Wednesday, 16 January 2013

Underworld by Meg Cabot

Underworld (2012)
Meg Cabot
Grade: B-
Genre: YA paranormal
Sex scenes: classic Meg Cabot fade-to-black
Source: library
Abandon series: (1) Abandon, (2) Underworld 

Pierce Oliviera is stuck in the Underworld and there’s no going back. At least she won’t be bored, with her boyfriend John Hayden for company. He might be King of the Underworld (and thus she’s his Queen Consort) but someone’s got to do it, right? Besides, Pierce has got bigger things to worry about, like the Furies that are after her and want to see her dead …

Pierce’s transition into her new life hasn’t been as smooth as she’d hoped. Her departure from Earth was captured by CCTV and to the world (along with some help from Pierce’s over-exaggerating, Fury-possessed Grandmother), it looks as if she were kidnapped. With a £1million reward on her head (really, was that all her dad could afford?) and so many loose ends to tie up back on Earth, Pierce must be very careful during her return visit not to draw too much attention to herself. And whatever she does, it must be fast. Terrible consequences are suffered in the Underworld when the balance is upset and its residents must not spend too long in the land of the living.

Pierce’s cousin Alex is in grave trouble and she doesn’t know whether the video she’s seen of him in said trouble has already happened or is an indication of what is to come. Either way, she needs to get back to either try and clean up the collateral damage or try and prevent the events from taking place in the first place … add to the mix that Alex is a bit of a loner and will no doubt have trouble believing Pierce in the first place, and she’s got a mess on her hands that needs to be dealt with before the Furies find her and the Underworld takes action to right the equilibrium … time is ticking fast …

I’m still loving the Greek mythology element and its constant undercurrent through the whole book. Meg Cabot is still great for a fluffy YA story when I need it (I picked up the final Princess Diaries the other day for a re-read and loved it) but the sense of history and myth entwined through the whole novel gives it a different dimension from her other books that I love. Again, why didn’t I take Classics when I had the chance?

I moaned a bit about being confused in Abandon but now that I know the story a bit better and we’re simply carrying on from where we left off, Underworld was a much easier read. That said, it’s been a good six months from when I finished Abandon and so it took a few chapters to get properly involved in the story again but once I had, it was just good to be back with good ol’ Meg Cabot again. She has a way of writing that’s authentic without being patronising and when you’re writing teen fiction, that’s exactly what’s needed. I’ve read too many YA novels where the author just can’t get that tone right, but there’s a reason that Ms Cabot has been so incredibly successful at what she does: she can channel her inner teenager like a teenager really would.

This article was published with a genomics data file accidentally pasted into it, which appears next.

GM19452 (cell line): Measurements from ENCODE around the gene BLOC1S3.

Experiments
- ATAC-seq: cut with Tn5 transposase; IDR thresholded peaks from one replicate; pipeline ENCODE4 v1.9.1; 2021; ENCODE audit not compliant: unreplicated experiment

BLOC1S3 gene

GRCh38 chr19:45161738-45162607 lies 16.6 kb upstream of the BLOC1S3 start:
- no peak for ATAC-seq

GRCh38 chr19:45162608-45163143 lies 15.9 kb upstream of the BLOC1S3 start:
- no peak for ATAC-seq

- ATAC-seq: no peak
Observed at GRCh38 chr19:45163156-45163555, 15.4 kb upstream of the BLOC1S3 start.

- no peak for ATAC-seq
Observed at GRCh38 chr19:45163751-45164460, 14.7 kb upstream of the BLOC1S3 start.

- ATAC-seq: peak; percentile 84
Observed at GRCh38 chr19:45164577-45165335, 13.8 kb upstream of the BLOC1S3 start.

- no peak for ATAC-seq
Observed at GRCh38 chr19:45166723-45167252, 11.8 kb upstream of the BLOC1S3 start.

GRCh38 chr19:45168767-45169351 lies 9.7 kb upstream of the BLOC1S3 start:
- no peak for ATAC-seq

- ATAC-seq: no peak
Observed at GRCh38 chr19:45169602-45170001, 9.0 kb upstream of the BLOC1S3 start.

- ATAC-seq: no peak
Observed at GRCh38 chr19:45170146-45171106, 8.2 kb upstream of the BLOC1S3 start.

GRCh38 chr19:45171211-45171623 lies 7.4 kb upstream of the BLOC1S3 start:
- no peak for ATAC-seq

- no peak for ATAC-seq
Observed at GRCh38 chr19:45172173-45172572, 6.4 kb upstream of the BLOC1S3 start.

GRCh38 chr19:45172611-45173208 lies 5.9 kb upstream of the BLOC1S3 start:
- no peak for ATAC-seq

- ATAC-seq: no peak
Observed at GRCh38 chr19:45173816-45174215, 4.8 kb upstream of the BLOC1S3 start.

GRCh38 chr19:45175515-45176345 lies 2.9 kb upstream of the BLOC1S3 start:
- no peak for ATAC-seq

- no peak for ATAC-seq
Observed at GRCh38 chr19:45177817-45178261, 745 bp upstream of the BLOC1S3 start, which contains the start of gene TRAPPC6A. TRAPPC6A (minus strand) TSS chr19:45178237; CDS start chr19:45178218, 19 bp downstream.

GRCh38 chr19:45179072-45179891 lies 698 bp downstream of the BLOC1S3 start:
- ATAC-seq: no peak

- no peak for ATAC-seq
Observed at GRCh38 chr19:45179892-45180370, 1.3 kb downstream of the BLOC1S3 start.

There’s some internal confusion and mystery about the true meaning of the Persephone-and-the-pomegranates myth and while I was confused alongside Pierce, I loved it. Legend has it that Persephone ate six pomegranate seeds whilst in the Underworld, so was condemned to spend half of the year with Hades. Pierce knows of the myth yet eats anyway, knowing that she’s bound to spend the rest of her days in the Underworld even if she chooses to starve herself. That’s not nearly the full story and it’s an intriguing puzzle as we follow Pierce’s journey in figuring it out.

I complained in my review of Abandon that we didn’t know nearly enough about John for me to start liking him properly. Yes, Pierce and John have the rest of eternity to get to know each other, but us readers don’t have quite the same amount of time on our hands. In Underworld, my questions were answered. Not only do we find out about his horrible family that he mentioned before, but we also get the sordid details of why John has ended up King of the Underworld and how all this is related to why Isla Huesos celebrates Coffin Night every year – it’s a story to remember and now that we’ve got all this background, everything starts falling into place. John becomes much more congenial to both Pierce and the reader for sharing his secrets and we’ve just got ourselves a much rounder character.

John’s companions in the Underworld are fantastic. You’ve got Henry, Mr Liu, Frank and Mr Graves and I love them all. I liken them in my head to the equivalents of the talking furniture in Beauty and the Beast. The hero relies on them to make the place the place it is and without them, it wouldn’t be able to function. They all have their different roles to play and while they may have mixed feelings towards Pierce and the consequences of what John has done in bringing her to the Underworld, they all understand their duty in helping to keep her safe. Secondary characters rock.

Meg Cabot is no stranger to writing about the supernatural (The Mediator, Missing) and the Abandon series has shown that she hasn't lost her knack. I may not have been convinced by Abandon, but Underworld has won me over and with John as your consort, a girl could seriously consider never leaving. There's enough mythology to keep me enthused and it's one of the things that I love most about the series. You can count me back for Awaken.

Image courtesy of Fantastic Fiction

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